At the moment, I’m reading John Dean’s Blind Ambition, which he wrote in 1976, going into detail about Watergate, and how he got caught up in it. It's quite well-written -- meticulously detailed, and open about what he did. He doesn't try to excuse his actions, but it's clear much of what he did (though not all) was at the direction of those above him. But he still takes responsibility. And there's a great deal of behind-the-scenes information that never really got out into the public, overwhelmed by larger headlines.
Even though the book is 40 years old and was "current events" at the time, I love reading doing this sort of things -- reading political science books but many years after they were written. It adds a a fascinating perspective of history to them. But even better, every once in a while you get some, “Oh, my God!” moments. And there’s one huge one here. Which is the point of this.
Early in the book, on page 46, Dean writes about the White House wanting to discredit the then-famous "Dita Beard memo," which concerned bribes solicited by the White House from ITT. As a result, the higher-ups send Dean, the White House counsel, to meet with J. Edgar Hoover and try to prove it was a forgery. When Dean arrives there and describes the problem, Hoover agrees to help and says to send the document to a particular FBI agent who handles that sort of testing, and gets Dean in contact with him.
And then comes the "Oh, my God!" moment. Are you ready? The FBI agent is…Mark Felt!!!
I almost fell out of my chair. It was just too stunning -- and hilarious. As you may recall, many years later Dean wrote a short book analyzing in great detail who he believed Deep Throat was. He was wrong, but there he has it, at the very opening of his own book!!! Forty years ago.
It was a very odd experience reading the passage. You sort of forget as you're reading that the book was written 40 years ago, and so when you come across that revelation, you half-expect that you know that Dean knew exactly what he was writing -- after all, there was no inherent reason he had to give the FBI agent's name. So, you're almost expecting Dean to go into a explanation of how kismetic it was to be dealing with the man who would be Deep Throat right then and then. But no such explanation comes, and it's almost a let-down...until you realize that, indeed, the book and that passage were written 40 years ago. And Dean had absolutely no idea who he had just met.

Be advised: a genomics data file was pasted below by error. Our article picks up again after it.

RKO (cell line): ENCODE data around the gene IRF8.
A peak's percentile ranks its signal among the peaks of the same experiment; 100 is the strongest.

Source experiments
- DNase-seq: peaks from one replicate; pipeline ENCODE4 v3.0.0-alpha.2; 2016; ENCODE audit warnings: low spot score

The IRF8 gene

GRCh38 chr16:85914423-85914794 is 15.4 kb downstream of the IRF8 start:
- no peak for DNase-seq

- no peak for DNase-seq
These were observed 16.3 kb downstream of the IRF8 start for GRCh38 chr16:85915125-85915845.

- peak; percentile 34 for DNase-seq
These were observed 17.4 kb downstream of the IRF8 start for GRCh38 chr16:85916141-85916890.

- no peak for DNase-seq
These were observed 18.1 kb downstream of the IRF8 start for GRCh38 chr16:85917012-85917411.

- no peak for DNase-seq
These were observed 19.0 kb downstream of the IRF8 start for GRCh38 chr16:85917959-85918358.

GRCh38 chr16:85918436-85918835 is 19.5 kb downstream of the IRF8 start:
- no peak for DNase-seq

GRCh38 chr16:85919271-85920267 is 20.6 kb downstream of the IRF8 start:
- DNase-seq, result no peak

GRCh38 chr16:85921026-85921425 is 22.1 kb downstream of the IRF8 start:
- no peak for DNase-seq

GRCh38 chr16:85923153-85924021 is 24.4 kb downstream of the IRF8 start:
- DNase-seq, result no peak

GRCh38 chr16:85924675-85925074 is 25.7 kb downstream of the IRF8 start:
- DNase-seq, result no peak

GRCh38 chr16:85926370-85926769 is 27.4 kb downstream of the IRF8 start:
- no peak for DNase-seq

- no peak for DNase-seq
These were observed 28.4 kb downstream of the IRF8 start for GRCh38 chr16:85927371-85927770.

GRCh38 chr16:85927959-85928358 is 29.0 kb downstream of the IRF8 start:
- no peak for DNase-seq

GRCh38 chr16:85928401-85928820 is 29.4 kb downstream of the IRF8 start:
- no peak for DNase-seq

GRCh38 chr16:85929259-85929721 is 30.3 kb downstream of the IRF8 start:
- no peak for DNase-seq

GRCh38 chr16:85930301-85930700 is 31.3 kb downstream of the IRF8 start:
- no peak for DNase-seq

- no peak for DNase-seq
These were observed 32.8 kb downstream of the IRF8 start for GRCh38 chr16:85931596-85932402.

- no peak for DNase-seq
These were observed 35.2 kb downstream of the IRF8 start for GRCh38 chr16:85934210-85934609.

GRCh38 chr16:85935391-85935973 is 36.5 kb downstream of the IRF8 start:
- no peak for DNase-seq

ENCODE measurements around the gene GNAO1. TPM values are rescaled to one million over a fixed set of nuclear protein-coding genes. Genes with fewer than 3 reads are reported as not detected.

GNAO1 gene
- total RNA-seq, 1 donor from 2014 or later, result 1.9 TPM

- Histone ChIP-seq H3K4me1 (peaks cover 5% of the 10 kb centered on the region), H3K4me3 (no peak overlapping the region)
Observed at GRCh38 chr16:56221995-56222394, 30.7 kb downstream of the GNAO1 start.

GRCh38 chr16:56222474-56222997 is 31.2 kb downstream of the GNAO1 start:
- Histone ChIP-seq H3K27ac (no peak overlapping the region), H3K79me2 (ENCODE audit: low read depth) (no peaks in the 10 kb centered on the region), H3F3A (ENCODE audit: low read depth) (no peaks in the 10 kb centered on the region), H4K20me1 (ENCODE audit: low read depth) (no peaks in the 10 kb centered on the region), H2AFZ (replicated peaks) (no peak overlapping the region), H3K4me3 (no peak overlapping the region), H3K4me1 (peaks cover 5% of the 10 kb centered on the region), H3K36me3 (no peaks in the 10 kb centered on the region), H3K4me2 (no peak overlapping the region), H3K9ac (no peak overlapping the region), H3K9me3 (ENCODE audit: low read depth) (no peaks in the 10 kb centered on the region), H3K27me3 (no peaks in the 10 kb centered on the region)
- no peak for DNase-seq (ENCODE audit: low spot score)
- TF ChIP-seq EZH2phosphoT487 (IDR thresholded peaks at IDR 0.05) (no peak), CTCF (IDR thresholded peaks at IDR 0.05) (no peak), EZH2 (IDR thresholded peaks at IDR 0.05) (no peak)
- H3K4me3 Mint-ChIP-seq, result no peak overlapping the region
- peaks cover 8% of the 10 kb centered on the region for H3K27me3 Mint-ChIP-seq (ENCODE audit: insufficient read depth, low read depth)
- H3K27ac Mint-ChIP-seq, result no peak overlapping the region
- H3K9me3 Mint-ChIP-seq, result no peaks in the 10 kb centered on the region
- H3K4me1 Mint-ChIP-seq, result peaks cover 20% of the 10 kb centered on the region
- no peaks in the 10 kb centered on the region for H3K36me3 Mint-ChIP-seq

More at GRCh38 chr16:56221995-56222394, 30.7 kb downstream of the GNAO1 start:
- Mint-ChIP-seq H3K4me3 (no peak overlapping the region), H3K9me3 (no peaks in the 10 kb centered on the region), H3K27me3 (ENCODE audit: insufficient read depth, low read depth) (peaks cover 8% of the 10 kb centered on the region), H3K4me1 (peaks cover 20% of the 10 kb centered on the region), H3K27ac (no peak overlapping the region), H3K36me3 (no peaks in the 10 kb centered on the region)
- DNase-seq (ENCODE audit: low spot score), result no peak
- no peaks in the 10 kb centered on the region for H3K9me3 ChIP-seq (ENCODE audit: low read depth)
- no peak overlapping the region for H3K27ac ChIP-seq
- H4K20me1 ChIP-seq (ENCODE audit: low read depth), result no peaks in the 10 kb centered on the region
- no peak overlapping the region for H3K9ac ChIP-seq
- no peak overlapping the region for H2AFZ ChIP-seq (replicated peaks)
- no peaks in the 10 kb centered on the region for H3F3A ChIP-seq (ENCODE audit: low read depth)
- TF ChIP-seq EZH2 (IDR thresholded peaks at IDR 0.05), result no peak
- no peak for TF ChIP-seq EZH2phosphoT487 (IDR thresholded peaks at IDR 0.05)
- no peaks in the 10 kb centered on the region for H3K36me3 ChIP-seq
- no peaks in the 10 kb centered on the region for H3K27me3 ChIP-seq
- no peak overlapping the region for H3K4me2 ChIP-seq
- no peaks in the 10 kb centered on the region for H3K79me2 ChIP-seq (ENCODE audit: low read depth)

Reading the book reminded me of a wonderful novelty song that was released in 1973, and even had some very modest success on the airwaves, "Haldeman, Ehrlichman, Mitchell and Dean." Though tied in with those other fellows, and understandably so, it's worth remembering that Dean was the one who did come forth honestly and openly during the Ervin Hearings and faced alone the power of the White House, which tried to make him the fall guy for everything, when he was really mainly the intermediary. And it's worth noting, as well, that of all those people, it's Dean who, by far, most rehabilitated his life, and has subsequently become quite a respected political analyst.
Here's the song, recorded by a group that named itself The CREEP, which was the name for the Committee to Re-Elect the President --
Robert J. Elisberg is a political commentator, screenwriter, novelist, tech writer and also some other things that I just tend to keep forgetting.
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